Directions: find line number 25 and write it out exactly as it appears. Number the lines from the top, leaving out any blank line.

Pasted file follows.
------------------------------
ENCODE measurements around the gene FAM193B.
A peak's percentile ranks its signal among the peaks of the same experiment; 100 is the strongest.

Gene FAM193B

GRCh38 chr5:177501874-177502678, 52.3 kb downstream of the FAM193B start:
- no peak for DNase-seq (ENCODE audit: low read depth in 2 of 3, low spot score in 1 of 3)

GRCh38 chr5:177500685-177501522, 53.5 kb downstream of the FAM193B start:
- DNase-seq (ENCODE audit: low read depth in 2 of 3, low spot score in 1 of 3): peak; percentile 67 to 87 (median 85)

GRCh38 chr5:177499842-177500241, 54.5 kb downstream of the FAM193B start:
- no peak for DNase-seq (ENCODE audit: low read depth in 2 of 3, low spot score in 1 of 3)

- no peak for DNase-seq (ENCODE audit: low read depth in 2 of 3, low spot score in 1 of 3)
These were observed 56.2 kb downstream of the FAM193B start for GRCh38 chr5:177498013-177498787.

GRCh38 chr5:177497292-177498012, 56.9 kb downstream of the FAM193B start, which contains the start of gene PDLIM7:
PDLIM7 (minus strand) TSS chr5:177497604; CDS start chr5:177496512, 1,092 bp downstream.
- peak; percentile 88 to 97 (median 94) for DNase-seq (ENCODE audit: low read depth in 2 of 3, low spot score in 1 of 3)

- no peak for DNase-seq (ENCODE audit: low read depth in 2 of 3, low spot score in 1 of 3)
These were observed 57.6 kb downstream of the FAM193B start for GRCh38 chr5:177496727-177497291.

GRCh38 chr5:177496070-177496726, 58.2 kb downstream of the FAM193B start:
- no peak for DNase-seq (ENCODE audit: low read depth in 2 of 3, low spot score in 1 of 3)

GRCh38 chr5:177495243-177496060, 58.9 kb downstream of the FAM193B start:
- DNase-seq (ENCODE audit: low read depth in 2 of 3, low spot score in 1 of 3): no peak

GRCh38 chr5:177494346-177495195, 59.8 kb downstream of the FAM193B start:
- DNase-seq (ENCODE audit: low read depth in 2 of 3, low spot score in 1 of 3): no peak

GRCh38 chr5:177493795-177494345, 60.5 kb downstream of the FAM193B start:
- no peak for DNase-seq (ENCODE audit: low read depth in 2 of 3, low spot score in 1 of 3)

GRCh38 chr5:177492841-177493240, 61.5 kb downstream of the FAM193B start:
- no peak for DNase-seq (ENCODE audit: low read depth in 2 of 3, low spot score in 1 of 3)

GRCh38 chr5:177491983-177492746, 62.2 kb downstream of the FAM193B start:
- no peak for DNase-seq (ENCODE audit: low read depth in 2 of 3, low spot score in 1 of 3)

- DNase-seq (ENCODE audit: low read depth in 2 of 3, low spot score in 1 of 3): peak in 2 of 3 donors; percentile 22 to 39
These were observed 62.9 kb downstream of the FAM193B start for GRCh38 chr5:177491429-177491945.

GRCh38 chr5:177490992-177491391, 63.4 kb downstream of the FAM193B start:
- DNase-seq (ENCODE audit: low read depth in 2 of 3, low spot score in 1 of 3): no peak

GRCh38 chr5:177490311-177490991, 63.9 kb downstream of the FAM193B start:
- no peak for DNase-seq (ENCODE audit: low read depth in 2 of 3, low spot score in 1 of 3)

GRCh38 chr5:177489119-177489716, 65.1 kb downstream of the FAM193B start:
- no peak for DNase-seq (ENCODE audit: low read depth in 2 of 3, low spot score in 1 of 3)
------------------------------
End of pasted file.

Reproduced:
GRCh38 chr5:177492841-177493240, 61.5 kb downstream of the FAM193B start: